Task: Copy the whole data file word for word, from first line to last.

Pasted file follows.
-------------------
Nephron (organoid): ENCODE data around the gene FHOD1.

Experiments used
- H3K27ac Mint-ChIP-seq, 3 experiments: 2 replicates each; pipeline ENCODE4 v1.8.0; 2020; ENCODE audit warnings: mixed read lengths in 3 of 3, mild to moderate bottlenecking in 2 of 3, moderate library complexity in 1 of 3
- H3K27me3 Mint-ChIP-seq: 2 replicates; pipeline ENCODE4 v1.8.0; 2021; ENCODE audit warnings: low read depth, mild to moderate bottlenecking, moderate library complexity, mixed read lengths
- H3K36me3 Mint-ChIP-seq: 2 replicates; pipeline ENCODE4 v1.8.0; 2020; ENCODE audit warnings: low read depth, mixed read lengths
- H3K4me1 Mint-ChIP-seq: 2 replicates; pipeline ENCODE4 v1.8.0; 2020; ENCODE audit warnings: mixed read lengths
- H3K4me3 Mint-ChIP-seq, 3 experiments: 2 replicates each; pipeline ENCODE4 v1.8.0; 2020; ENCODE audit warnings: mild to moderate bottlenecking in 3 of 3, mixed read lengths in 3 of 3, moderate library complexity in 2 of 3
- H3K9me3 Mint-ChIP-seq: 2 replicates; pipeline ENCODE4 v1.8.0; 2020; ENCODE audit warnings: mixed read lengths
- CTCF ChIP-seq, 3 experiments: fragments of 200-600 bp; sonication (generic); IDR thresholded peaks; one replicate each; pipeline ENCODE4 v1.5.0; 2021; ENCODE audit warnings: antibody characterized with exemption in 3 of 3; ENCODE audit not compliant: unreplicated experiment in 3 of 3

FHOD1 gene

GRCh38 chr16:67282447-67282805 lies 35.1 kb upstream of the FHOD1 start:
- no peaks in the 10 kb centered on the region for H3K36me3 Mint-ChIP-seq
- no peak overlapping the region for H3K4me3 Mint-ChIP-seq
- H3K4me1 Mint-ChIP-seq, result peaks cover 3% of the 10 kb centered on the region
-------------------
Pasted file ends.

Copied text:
Nephron (organoid): ENCODE data around the gene FHOD1.

Experiments used
- H3K27ac Mint-ChIP-seq, 3 experiments: 2 replicates each; pipeline ENCODE4 v1.8.0; 2020; ENCODE audit warnings: mixed read lengths in 3 of 3, mild to moderate bottlenecking in 2 of 3, moderate library complexity in 1 of 3
- H3K27me3 Mint-ChIP-seq: 2 replicates; pipeline ENCODE4 v1.8.0; 2021; ENCODE audit warnings: low read depth, mild to moderate bottlenecking, moderate library complexity, mixed read lengths
- H3K36me3 Mint-ChIP-seq: 2 replicates; pipeline ENCODE4 v1.8.0; 2020; ENCODE audit warnings: low read depth, mixed read lengths
- H3K4me1 Mint-ChIP-seq: 2 replicates; pipeline ENCODE4 v1.8.0; 2020; ENCODE audit warnings: mixed read lengths
- H3K4me3 Mint-ChIP-seq, 3 experiments: 2 replicates each; pipeline ENCODE4 v1.8.0; 2020; ENCODE audit warnings: mild to moderate bottlenecking in 3 of 3, mixed read lengths in 3 of 3, moderate library complexity in 2 of 3
- H3K9me3 Mint-ChIP-seq: 2 replicates; pipeline ENCODE4 v1.8.0; 2020; ENCODE audit warnings: mixed read lengths
- CTCF ChIP-seq, 3 experiments: fragments of 200-600 bp; sonication (generic); IDR thresholded peaks; one replicate each; pipeline ENCODE4 v1.5.0; 2021; ENCODE audit warnings: antibody characterized with exemption in 3 of 3; ENCODE audit not compliant: unreplicated experiment in 3 of 3

FHOD1 gene

GRCh38 chr16:67282447-67282805 lies 35.1 kb upstream of the FHOD1 start:
- no peaks in the 10 kb centered on the region for H3K36me3 Mint-ChIP-seq
- no peak overlapping the region for H3K4me3 Mint-ChIP-seq
- H3K4me1 Mint-ChIP-seq, result peaks cover 3% of the 10 kb centered on the region